Every person chases a dream, but only the Dream Chaser (DC) spacecraft system has a final destination of the International Space Station (ISS) nearly 250 miles above the Earth. Sometime in late 2020, the DC will make its initial vertical launch on an Atlas V 5 rocket, enter low-Earth orbit to resupply the ISS with pressurized and unpressurized cargo, and then autonomously land horizontally on a conventional runway. It will repeat this process at least five more times over the next few years.
Sierra Nevada Corp. is the owner and operator of the DC, but has partnered with several aerospace companies, NASA centers and universities to design, assemble and test the spacecraft in Louisville, CO. Lockheed Martin, for example, constructed the spacecraft’s airframe and verified its human rating.
Boeing Phantom Works built some early test platforms, and AdamWorks provided composite materials. Systems engineering was overseen by Maxar Technologies, while the Charles Stark Draper Laboratory helped with guidance and navigation, and Aerojet focused on reaction control system technology.
The Southwest Research Institute, headquartered in San Antonio, used a test system from SAKOR Technologies Inc. to verify the accuracy of the DC atmospheric flight control system. SAKOR provided a custom DynoLAB data acquisition system to exercise DC’s
control mechanisms and simulate its flight from atmospheric interface to landing.
DynoLAB offers users complete automation of all types of test cycles used in performance, durability and quality control testing. The custom model featured seven dynamometers, each of which simulated dynamic loads on a specific control surface, and communicated directly with the atmospheric flight control system via a built-in MIL-STD-1553B avionics bus.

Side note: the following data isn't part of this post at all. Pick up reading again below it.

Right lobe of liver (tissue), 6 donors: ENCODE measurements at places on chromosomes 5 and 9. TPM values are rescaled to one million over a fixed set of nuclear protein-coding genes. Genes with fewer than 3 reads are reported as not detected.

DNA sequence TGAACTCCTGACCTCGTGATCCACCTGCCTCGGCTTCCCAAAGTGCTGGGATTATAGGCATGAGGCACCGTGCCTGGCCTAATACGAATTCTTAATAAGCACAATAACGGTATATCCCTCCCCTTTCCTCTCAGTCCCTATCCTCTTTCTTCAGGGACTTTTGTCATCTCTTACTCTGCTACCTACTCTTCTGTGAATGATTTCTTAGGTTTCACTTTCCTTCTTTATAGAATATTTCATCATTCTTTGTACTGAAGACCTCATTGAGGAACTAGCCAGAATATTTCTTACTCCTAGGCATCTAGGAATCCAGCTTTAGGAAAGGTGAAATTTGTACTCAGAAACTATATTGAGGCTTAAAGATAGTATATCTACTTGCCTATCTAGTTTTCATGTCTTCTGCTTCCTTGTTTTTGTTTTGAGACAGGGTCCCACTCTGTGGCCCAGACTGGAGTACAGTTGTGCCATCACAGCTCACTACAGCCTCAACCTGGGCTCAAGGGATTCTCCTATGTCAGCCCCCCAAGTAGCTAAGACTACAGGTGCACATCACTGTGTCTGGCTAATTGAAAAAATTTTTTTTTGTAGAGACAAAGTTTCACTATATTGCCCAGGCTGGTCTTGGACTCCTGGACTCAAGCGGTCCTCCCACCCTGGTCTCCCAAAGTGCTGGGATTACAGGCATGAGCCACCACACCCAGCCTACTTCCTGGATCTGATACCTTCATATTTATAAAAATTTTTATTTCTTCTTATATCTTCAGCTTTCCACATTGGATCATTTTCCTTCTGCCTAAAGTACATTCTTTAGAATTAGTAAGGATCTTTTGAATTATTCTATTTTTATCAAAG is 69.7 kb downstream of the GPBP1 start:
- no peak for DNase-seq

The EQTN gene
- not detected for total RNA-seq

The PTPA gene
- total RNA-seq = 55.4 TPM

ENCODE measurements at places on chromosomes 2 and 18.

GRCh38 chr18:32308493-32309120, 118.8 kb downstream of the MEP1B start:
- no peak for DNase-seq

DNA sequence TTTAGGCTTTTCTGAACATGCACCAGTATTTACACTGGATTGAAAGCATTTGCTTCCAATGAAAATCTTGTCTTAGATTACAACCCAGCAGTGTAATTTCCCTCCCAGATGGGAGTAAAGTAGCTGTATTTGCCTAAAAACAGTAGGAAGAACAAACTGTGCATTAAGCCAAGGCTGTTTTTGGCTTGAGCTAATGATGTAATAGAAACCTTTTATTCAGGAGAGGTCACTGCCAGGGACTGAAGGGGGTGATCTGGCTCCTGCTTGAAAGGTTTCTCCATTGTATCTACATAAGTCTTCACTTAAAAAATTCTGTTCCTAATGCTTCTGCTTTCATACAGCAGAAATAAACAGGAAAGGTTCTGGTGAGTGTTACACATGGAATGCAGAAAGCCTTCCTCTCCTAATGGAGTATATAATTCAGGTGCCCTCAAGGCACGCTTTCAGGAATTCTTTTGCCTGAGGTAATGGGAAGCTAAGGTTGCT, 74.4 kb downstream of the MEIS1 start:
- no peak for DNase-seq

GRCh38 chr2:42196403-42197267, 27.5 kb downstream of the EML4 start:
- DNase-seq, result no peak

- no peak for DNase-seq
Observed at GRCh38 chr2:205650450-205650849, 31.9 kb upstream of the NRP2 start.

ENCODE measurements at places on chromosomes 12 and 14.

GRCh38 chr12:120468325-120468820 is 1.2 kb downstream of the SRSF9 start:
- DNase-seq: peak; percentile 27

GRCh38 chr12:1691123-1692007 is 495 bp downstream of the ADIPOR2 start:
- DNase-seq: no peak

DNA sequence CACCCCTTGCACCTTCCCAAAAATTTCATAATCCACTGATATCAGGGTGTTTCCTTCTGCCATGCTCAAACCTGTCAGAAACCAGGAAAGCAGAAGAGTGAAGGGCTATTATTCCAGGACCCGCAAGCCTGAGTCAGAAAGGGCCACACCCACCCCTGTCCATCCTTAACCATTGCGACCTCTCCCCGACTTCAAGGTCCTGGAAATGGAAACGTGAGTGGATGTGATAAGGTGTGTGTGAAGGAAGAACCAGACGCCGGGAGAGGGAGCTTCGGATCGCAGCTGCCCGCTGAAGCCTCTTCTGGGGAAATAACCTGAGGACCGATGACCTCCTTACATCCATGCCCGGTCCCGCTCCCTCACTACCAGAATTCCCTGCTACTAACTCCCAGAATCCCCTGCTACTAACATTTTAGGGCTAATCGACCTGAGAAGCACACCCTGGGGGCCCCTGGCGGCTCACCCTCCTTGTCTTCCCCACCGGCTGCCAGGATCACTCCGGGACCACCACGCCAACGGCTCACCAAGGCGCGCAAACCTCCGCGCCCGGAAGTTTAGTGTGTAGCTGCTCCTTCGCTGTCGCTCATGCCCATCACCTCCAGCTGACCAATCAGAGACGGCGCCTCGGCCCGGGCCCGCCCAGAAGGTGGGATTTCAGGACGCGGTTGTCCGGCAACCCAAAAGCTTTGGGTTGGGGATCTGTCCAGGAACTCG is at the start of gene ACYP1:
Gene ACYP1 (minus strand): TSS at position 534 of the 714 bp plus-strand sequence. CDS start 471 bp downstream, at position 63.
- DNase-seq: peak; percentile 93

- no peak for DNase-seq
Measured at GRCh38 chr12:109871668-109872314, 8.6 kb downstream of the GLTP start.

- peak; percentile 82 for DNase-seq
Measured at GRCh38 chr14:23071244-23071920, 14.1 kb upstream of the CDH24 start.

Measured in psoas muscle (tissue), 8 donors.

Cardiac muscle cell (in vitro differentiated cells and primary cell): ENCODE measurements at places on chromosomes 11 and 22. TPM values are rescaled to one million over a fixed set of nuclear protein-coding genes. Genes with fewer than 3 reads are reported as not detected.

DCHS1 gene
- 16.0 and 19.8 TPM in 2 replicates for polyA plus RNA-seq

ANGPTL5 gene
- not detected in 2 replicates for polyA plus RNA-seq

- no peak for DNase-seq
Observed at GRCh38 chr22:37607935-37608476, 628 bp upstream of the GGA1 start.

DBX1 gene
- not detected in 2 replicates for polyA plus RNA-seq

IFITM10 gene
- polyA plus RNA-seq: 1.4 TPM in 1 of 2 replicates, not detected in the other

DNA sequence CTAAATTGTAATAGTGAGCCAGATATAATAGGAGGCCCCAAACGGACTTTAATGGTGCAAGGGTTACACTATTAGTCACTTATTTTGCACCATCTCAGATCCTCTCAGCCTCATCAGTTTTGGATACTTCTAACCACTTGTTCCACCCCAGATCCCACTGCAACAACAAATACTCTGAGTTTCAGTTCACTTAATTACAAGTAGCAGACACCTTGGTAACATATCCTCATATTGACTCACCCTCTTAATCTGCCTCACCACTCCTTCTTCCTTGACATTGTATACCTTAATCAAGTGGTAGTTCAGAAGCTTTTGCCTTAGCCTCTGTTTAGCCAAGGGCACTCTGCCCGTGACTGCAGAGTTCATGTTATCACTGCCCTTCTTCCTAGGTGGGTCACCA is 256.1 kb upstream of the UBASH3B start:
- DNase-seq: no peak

Southwest Research engineers sent test profiles to the atmospheric flight controller and simulated force feedback from each control surface. They then used this information to verify the spacecraft’s overall design performance, as well as its response to physical forces typically experienced in standard and extreme flight conditions.
“The [DynoLAB] system pushed the design envelope to ensure [that] the [spacecraft’s] atmospheric control
system [will] handle anything it may have thrown at it,” says Randal Beattie, president of SAKOR. “We’re proud to have been selected for this project, which is critical to our nation’s next-generation space capabilities.”
Last December, Sierra Nevada won NASA approval to begin full-scale production of the DC. Designed specifically for low-Earth orbit destinations, including the Hubble Space Telescope, the spacecraft can be reused up to 15 times.
SAKOR makes three types of AC dynamometers. The four-quadrant AccuDyne series includes 5-kilowatt to 3-megawatt models used for testing active (engines, electric motors) and passive (transmissions, generators, alternators) components. Its MicroDyne units are designed for testing small motors and components with 100 watts to 5 kilowatts of power. Small engine dynamometers help engine manufacturers comply with engine testing procedures required by emission standards contained in 40 CFR Part 1065.
Since 1987, SAKOR has designed and built test instrumentation systems for manufacturers in many markets. Customers include companies in automotive, military, aerospace, marine, heavy equipment, electric motors, performance racing and consumer appliances.
For more information, call 989-720-2700 or visit www.sakor.com.